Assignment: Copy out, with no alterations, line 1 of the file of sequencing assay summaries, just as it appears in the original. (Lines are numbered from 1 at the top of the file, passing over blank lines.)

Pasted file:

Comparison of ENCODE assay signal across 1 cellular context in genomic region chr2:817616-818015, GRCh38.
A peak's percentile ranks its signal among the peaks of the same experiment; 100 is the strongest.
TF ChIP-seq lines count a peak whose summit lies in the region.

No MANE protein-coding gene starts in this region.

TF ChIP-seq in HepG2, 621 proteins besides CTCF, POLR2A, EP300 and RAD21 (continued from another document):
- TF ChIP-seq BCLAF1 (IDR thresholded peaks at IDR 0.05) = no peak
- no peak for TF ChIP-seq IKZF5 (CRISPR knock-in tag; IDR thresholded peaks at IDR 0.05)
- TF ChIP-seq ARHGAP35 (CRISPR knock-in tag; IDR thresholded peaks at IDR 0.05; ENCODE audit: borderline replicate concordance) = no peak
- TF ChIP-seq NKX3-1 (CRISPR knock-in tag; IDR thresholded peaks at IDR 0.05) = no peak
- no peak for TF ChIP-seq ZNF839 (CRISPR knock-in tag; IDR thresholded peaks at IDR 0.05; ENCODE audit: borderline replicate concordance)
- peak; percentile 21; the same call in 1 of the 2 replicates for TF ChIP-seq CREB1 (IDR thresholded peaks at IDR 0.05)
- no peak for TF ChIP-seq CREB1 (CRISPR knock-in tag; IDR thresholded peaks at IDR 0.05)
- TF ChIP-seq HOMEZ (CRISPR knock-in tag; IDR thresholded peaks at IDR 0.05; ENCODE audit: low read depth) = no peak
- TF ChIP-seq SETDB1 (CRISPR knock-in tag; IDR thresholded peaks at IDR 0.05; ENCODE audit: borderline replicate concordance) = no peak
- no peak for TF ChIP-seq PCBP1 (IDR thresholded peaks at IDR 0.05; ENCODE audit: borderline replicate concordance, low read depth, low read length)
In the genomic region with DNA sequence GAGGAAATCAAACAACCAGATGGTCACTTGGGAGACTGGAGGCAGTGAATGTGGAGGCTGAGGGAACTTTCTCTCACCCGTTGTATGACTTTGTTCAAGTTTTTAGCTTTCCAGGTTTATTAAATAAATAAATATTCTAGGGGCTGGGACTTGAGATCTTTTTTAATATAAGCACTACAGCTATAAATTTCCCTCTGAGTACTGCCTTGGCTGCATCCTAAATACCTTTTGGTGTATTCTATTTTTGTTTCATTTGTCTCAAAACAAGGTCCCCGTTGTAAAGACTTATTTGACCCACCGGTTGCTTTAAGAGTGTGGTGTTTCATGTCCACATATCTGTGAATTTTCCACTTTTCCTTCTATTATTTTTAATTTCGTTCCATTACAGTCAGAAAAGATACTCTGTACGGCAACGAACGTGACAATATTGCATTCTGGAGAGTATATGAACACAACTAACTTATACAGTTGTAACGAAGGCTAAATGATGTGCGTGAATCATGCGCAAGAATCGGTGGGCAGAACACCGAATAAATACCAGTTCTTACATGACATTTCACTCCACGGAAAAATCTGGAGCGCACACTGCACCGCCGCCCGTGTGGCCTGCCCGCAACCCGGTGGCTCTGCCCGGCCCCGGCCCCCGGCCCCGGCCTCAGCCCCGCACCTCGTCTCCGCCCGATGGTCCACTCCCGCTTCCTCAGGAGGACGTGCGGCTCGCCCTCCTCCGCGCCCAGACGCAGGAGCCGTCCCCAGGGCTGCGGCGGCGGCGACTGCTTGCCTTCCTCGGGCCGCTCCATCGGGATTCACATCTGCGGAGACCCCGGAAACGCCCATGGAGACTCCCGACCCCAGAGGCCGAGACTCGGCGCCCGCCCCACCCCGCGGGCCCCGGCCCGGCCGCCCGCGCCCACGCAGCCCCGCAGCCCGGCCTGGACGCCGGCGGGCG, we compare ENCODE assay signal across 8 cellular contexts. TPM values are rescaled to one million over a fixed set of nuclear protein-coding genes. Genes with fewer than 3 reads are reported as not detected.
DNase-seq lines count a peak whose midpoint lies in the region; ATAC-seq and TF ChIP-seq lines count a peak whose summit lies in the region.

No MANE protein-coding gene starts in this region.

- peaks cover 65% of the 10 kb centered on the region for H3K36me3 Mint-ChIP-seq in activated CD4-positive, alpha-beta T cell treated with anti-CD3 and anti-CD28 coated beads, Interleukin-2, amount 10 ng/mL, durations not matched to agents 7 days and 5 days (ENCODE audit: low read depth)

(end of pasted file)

Comparison of ENCODE assay signal across 1 cellular context in genomic region chr2:817616-818015, GRCh38.